A very imprecise term, never defined by any authoritive body, used loosely to refer to both the element and its compounds. It is based on categorization by density, which is rarely a biologically significant property. It is often used as a group name for metals and metalloids that have been associated with contamination and potential toxicity or ecotoxicity. However, the assumption that all so-called "heavy metals" and their compounds have highly toxic or ecotoxic properties is not supported by facts. Even further, the list of "heavy metals" is not clearly defined and has no basis in their chemistry. Even the term "metal" is commonly misused in both toxicological literature and in legislation to mean the pure metal and all the chemical species in which it may exist.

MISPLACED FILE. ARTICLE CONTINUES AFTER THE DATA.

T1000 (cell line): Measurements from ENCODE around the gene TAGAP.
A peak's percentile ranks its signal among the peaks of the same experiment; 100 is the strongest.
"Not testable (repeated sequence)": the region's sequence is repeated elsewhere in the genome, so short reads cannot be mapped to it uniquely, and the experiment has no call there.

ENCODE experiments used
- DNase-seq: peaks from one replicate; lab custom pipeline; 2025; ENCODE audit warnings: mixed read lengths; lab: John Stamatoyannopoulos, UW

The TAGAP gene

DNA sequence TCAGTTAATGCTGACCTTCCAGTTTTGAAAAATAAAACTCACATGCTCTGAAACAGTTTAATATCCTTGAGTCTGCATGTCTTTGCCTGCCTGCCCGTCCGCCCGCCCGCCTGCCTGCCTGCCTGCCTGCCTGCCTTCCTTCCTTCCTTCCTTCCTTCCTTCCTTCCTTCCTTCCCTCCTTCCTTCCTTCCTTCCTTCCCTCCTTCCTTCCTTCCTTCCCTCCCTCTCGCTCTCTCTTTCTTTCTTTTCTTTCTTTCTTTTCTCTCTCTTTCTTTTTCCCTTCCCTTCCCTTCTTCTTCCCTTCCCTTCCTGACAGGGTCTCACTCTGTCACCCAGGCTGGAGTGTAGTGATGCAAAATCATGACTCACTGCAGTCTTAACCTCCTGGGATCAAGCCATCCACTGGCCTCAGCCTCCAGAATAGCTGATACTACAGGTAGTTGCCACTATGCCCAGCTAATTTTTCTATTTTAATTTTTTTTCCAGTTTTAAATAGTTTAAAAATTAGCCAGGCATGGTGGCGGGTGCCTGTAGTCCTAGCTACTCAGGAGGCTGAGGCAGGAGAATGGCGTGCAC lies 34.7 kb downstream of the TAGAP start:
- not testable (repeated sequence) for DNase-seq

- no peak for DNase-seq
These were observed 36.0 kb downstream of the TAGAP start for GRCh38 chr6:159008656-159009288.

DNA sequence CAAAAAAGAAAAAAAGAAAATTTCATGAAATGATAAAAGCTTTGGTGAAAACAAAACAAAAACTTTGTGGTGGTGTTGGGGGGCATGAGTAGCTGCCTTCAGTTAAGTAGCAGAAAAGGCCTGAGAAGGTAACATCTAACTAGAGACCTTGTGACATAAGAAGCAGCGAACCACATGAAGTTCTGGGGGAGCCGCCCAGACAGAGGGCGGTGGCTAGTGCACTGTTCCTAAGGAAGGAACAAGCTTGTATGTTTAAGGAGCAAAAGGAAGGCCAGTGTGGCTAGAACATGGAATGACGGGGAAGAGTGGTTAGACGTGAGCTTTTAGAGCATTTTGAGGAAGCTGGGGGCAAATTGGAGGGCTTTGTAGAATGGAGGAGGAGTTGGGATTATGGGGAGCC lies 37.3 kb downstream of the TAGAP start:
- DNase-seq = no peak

Very often, ther term "heavy metals" is used, based on one of the following "definitions":
- In terms of density: Metals having a density greater than 4 (4.5, 5 or 6 g/cm3)
- In terms of atomic weight: Metals with a atomic weight greater than 23 (40)
- In terms of atomic number: Metals with an atomic number greater than 20
The use of the term "heavy metals" is highly discorouged by IUPAC.